Buddhists revere a multitude of saints, who by their great holiness became one with Buddha Sakia, and thereby attained to his power of working miracles. Large images of these saints abound in their temples, and small ones are consecrated by the priests with divers ceremonies and forms of prayer. These last are sold in great numbers to the people, who wear them as amulets, and believe them to be a sure protection from witchcraft and other forms of evil. The Roman Catholic priesthood likewise derive a large revenue from the sale of Crosses and images of the Virgin and of a multitude of saints, which people believe to be safeguards against peril, and endowed with miraculous power to help them in emergencies. A small image of a Lamb, called Agnus Dei, is almost universally worn by the peasantry of Catholic countries, who have undoubting faith that the consecrating ceremonies performed over it by the priests have rendered it a sure protection against evil spirits.
In Japan almost every mountain, hilt, and cliff is sacred to some Buddhist saint, to whom travellers are requested to address a prayer. In all parts of Catholic Europe images of the Virgin and the saints are placed by the roadside, with inscriptions inviting the traveller to leave offerings on their altars, accompanied by the recitation of a prayer.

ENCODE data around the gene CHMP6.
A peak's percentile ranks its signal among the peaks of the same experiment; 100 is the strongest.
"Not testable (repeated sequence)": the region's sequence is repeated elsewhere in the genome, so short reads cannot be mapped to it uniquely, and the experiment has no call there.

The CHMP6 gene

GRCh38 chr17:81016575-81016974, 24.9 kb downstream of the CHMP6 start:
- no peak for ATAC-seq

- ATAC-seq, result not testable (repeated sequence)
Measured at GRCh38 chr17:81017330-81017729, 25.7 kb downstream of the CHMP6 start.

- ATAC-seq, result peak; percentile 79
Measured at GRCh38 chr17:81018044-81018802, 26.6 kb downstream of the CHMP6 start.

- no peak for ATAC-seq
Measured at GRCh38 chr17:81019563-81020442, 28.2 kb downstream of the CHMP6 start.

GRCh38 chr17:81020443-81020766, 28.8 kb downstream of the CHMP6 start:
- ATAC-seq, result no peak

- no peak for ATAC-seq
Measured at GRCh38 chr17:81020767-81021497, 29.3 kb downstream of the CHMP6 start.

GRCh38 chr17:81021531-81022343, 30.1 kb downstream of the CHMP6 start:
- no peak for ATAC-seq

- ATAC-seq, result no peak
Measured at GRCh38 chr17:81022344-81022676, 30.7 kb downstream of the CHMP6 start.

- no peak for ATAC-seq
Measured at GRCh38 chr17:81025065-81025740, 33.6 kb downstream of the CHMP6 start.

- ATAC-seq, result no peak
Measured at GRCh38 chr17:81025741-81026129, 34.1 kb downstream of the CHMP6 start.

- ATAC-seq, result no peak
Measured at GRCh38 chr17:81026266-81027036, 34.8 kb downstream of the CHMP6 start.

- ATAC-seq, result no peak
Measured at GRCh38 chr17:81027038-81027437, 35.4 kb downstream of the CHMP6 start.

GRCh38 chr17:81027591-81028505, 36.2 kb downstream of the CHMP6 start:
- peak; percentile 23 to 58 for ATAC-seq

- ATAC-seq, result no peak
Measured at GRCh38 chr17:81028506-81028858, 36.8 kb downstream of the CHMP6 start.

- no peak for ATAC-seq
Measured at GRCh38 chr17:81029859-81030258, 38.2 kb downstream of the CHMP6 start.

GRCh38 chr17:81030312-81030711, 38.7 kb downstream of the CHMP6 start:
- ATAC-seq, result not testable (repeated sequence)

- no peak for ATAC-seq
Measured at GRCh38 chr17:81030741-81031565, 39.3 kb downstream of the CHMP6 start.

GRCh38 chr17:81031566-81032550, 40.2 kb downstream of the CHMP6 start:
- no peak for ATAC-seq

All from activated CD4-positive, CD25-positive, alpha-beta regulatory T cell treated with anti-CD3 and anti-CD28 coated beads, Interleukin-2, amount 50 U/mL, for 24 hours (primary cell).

Every Buddhist house contains the image of some saint, to whom the inmates pray for abundant harvests, healthy children, prosperous journeys, and such other blessings as they may desire. If they fail to receive what they pray for, they sometimes beat the poor images and call them ugly names. The people of Catholic countries make similar intercessions to the images and pictures of saints which they keep in their dwellings; and if their prayers prove fruitless, they often turn the picture of their saint to the wall, or strike his image, saying, “You ungrateful good-for-nothing! Every day I have brought you prayers and offerings, and not a thing have you done for me.”